(Last Updated on : 21/09/2010)
The period that followed the death of Devapala marked the Downfall of Pala Empire and also its disintegration. Till the time of Devapala, Bengal was reckoned as an important power in the history of ancient India. After the death of Devapala, the throne was ascended by Vigrahapala I, who ruled for a short period, with not much achievement to his credit. He was succeeded by his son Narayanapala about 854 A.D. He was a man of religious and soothing disposition so during his long career he did not have any military victory to his credit. According to some historians Narayanapala was one of the weakest kings of Pala lineage.
In 860 A.D. the Rashtrakutas had invaded his Empire and defeated him. The Pratiharas struck several blows to the Pala Empire and consequently disintegrated their glorious empire. Bhoja I snatched the imperial hold of North India from Narayanapala. Bhoja I by this means extended his own control upto Bihar, on the ruins of the Pala Empire. Mahendrapala, son of Bhoja Pratihara followed a policy of aggression against the Palas seized Magadha and even the territory of north Bengal from Narayanapala. The Paharpur Pillar Inscription states that Mahendrapala Pratihara had conquered a part of the Rajshahi district and the other inscription states that his sway had extended upto the region of Dinajpur. In these circumstances the king of Kamarupa and the Sailodbhaba dynasty of Orissa withheld their allegiance for the Palas and became independent kingdoms. Towards end of Narayanapala's rule he was able to recover North Bengal and South Bihar
from the powerful contenders Pratiharas, and left it as a legacy to his successor Rajyapala.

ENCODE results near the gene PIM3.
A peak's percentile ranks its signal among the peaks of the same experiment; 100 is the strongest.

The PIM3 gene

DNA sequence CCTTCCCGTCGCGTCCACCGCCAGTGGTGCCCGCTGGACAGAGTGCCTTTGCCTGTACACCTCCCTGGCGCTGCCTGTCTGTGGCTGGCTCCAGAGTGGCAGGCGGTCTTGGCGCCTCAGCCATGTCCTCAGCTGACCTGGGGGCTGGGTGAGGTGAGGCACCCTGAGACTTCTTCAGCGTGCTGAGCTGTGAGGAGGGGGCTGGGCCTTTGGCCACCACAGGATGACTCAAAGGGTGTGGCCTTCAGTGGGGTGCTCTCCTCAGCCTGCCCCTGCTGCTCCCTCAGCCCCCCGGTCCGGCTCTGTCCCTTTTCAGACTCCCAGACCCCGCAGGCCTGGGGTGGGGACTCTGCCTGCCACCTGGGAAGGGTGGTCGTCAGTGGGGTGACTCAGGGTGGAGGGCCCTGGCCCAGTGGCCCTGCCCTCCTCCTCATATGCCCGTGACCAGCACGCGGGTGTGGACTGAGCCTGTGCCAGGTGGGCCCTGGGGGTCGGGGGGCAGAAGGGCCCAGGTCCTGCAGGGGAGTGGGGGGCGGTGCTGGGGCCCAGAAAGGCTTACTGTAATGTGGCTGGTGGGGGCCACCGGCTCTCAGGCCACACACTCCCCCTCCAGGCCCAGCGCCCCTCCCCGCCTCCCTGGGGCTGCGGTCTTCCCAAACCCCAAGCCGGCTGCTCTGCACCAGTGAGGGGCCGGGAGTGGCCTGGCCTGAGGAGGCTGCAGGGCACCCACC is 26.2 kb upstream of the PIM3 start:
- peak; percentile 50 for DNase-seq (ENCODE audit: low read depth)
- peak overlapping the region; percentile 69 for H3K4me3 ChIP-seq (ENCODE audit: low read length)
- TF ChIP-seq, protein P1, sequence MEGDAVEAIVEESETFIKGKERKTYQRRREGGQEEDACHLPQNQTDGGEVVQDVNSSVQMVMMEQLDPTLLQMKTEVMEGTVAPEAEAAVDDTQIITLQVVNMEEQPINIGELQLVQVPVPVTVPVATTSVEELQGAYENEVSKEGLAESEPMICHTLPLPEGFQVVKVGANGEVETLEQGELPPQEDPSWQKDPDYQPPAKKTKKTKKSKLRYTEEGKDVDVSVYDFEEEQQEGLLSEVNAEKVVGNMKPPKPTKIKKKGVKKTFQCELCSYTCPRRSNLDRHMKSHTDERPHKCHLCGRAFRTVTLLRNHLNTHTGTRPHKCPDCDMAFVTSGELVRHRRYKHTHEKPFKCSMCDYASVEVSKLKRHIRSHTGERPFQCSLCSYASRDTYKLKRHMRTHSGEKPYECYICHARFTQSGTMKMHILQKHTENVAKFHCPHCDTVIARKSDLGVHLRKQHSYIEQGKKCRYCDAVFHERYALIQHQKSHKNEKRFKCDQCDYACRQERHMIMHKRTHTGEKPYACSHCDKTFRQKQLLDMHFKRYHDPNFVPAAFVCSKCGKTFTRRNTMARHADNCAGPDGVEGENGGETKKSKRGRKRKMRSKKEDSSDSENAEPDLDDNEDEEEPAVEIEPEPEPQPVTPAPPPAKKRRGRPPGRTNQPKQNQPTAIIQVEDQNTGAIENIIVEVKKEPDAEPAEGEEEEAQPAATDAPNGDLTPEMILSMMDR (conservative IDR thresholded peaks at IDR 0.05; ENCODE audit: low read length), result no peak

Rajyapala however reigned for a very short period of time. He was succeeded by his son Gopala II and the latter was succeeded by Vigrahapala. The long period of eighty years, when these three kings were in throne, was marked by increase in disintegration and decline of the Pala Empire. Moreover a series of foreign invasions led by the Chandellas, Kambojas and Kalachuriyas had shattered the Pala Empire. The Kalachuriyas made devastating inroads in Bengal, right up to eastern Bengal. During the reign of Vigrahapala II, a hilly tribe called Kambojas had captured western and Northern Bengal. Eastern and southern Bengal disregarded the supremacy of Palas and became independent under the Chandra Dynasty.
Towards the end of 10th century the paternal territory of Rajyapala and his two successors consisting of Bengal and Magadha
, were divided into three well-defined independent kingdoms. These included Chandra kingdom of eastern and Southern Bengal, Kamboja kingdom of Northern and Western Bengal, the Pala kingdom (proper), under Rajyapala and his two successors, comprising Anga and Magadha. The period of stagnation continued for more than a hundred years, covering the reigns of generations of kings. During this period the Pala kings hardly attempted for expansion, they were lacking in energy and not dominant enough to check foreign invasions.
Pala dynasty did see a glorious revival under Mahipala I. Though Mahipala could not regain all the lost territories, a major portion of it was recaptured. But after him it was again towards a decline which was temporarily revived by Ramapala. With the death of Ramapala
the strength of the dynasty vanished. Ramapala was succeeded by Kumarapala, Gopala III and Madanapala for a period of thirty five years. The circumstances leading to disaster of Pala dynasty are unclear. Kamarupa was lost gradually. Bhojavarman of Eastern Bengal overthrew the allegiance to Pala supremacy and became independent. King Anantavarman Chodaganga of Kalinga had annexed Orissa
. The rigorous blow to Palas came from twp karnatic dynasties, Senas of Radha and House of Nanyadeva. Madanapala lost Gauda and North Bihar to his opponents. He had control over Central Bihar only. That was also lost by his successor though it is unknown as to who it was. Hence the Palas lost their foot hold completely.